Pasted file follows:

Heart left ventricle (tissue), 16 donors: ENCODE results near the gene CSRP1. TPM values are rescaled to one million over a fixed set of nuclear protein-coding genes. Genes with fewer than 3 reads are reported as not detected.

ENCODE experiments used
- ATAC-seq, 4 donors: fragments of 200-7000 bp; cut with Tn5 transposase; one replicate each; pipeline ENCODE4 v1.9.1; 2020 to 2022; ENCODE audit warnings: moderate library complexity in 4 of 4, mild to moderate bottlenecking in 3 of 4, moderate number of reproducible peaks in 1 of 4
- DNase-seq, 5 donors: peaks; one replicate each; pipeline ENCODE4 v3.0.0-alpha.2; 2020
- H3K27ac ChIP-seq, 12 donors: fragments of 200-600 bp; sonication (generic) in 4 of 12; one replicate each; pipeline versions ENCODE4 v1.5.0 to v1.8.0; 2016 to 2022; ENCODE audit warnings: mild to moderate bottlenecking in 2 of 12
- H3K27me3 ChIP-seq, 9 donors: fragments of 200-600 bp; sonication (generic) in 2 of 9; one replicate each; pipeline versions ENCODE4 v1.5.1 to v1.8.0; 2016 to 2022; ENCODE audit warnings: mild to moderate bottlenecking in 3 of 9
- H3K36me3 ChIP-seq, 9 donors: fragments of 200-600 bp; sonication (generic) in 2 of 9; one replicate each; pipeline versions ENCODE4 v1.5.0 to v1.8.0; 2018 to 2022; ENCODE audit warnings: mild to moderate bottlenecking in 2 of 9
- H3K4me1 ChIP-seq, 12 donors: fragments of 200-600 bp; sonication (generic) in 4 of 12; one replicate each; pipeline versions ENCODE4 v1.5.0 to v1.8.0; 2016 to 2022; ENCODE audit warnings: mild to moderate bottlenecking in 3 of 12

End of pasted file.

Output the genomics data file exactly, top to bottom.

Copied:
Heart left ventricle (tissue), 16 donors: ENCODE results near the gene CSRP1. TPM values are rescaled to one million over a fixed set of nuclear protein-coding genes. Genes with fewer than 3 reads are reported as not detected.

ENCODE experiments used
- ATAC-seq, 4 donors: fragments of 200-7000 bp; cut with Tn5 transposase; one replicate each; pipeline ENCODE4 v1.9.1; 2020 to 2022; ENCODE audit warnings: moderate library complexity in 4 of 4, mild to moderate bottlenecking in 3 of 4, moderate number of reproducible peaks in 1 of 4
- DNase-seq, 5 donors: peaks; one replicate each; pipeline ENCODE4 v3.0.0-alpha.2; 2020
- H3K27ac ChIP-seq, 12 donors: fragments of 200-600 bp; sonication (generic) in 4 of 12; one replicate each; pipeline versions ENCODE4 v1.5.0 to v1.8.0; 2016 to 2022; ENCODE audit warnings: mild to moderate bottlenecking in 2 of 12
- H3K27me3 ChIP-seq, 9 donors: fragments of 200-600 bp; sonication (generic) in 2 of 9; one replicate each; pipeline versions ENCODE4 v1.5.1 to v1.8.0; 2016 to 2022; ENCODE audit warnings: mild to moderate bottlenecking in 3 of 9
- H3K36me3 ChIP-seq, 9 donors: fragments of 200-600 bp; sonication (generic) in 2 of 9; one replicate each; pipeline versions ENCODE4 v1.5.0 to v1.8.0; 2018 to 2022; ENCODE audit warnings: mild to moderate bottlenecking in 2 of 9
- H3K4me1 ChIP-seq, 12 donors: fragments of 200-600 bp; sonication (generic) in 4 of 12; one replicate each; pipeline versions ENCODE4 v1.5.0 to v1.8.0; 2016 to 2022; ENCODE audit warnings: mild to moderate bottlenecking in 3 of 12